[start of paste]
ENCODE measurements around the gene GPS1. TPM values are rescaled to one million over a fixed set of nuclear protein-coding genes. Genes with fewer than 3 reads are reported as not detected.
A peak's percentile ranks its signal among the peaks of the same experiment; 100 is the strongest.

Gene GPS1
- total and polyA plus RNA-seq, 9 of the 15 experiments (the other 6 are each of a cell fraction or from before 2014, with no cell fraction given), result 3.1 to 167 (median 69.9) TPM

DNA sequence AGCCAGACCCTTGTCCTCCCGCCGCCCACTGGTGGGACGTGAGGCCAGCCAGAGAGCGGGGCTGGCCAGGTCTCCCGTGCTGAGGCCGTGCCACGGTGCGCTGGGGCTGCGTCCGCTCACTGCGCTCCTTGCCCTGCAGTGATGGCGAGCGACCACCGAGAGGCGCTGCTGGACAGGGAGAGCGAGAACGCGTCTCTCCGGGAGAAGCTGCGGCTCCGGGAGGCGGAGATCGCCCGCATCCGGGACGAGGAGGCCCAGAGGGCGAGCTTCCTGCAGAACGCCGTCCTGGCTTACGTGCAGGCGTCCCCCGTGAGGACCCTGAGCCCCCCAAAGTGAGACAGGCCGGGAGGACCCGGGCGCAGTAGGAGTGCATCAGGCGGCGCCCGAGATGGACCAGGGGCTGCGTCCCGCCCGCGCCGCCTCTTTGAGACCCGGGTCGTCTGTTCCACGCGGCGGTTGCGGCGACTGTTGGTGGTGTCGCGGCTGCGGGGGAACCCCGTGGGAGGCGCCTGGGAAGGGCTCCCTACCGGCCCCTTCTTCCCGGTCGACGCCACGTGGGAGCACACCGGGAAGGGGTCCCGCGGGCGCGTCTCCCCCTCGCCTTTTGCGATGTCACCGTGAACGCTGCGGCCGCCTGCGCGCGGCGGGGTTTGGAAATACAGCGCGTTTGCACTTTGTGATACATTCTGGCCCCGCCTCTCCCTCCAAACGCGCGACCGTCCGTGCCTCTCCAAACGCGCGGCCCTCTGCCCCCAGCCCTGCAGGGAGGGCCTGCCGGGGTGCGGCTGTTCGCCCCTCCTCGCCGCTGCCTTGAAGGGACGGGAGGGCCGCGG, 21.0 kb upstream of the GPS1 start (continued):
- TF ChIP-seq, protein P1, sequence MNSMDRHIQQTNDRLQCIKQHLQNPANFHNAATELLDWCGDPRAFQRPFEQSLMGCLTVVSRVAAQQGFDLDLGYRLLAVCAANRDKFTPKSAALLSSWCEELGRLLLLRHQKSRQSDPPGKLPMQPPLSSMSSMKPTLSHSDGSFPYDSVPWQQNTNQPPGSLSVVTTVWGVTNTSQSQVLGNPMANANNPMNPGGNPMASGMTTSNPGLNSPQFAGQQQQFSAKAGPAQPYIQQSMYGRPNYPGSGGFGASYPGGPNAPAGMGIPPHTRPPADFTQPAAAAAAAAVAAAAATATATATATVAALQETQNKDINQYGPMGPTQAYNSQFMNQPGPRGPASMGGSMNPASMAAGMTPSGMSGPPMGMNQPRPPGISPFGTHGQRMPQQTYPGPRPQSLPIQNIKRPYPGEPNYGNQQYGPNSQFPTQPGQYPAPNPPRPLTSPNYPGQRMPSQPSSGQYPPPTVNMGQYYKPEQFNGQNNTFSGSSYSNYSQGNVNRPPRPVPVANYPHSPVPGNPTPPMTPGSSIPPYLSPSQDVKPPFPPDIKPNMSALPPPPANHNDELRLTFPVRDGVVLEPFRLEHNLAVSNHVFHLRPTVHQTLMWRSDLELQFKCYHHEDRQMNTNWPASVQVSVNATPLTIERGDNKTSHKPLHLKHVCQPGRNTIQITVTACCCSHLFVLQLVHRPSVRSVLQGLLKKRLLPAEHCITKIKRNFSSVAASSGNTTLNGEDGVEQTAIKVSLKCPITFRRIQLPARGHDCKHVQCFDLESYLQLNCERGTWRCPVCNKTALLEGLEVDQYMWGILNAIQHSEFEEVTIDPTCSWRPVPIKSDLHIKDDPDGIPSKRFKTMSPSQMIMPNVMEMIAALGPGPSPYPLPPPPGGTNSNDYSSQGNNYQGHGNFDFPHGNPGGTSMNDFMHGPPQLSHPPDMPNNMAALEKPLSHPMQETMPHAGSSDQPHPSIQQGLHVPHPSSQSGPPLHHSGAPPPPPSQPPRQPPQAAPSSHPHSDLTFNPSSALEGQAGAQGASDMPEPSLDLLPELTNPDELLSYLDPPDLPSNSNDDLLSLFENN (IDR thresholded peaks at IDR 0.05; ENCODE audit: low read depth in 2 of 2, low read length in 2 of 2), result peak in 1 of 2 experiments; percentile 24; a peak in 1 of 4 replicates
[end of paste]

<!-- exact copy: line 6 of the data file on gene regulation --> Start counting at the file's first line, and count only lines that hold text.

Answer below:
- TF ChIP-seq, protein P1, sequence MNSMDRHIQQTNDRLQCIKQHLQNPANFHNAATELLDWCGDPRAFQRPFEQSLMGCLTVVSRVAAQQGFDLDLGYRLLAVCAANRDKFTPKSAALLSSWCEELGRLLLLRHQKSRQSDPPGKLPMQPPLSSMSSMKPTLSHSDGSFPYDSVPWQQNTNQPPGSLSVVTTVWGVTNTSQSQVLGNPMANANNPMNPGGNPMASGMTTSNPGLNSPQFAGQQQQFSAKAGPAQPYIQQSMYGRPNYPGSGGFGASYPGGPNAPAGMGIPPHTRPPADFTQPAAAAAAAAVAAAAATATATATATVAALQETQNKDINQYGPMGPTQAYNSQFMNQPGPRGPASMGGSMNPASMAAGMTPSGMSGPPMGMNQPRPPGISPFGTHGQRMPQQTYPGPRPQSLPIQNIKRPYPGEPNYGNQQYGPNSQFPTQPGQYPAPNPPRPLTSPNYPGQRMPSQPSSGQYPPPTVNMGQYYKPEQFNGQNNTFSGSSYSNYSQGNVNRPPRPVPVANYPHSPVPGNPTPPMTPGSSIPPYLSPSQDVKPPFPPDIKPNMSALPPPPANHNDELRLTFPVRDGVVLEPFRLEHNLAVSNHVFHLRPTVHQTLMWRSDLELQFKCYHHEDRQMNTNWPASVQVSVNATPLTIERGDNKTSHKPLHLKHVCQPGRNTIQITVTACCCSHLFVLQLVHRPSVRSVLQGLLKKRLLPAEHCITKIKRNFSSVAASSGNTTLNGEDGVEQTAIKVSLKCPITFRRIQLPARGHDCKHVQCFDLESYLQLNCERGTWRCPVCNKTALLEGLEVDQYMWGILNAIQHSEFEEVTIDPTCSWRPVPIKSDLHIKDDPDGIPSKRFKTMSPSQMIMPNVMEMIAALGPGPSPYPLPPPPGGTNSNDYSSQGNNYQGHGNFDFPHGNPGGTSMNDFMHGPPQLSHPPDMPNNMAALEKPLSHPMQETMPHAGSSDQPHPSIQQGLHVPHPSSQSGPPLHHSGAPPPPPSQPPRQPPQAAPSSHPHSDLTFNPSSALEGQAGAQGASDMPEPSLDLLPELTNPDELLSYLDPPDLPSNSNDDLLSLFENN (IDR thresholded peaks at IDR 0.05; ENCODE audit: low read depth in 2 of 2, low read length in 2 of 2), result peak in 1 of 2 experiments; percentile 24; a peak in 1 of 4 replicates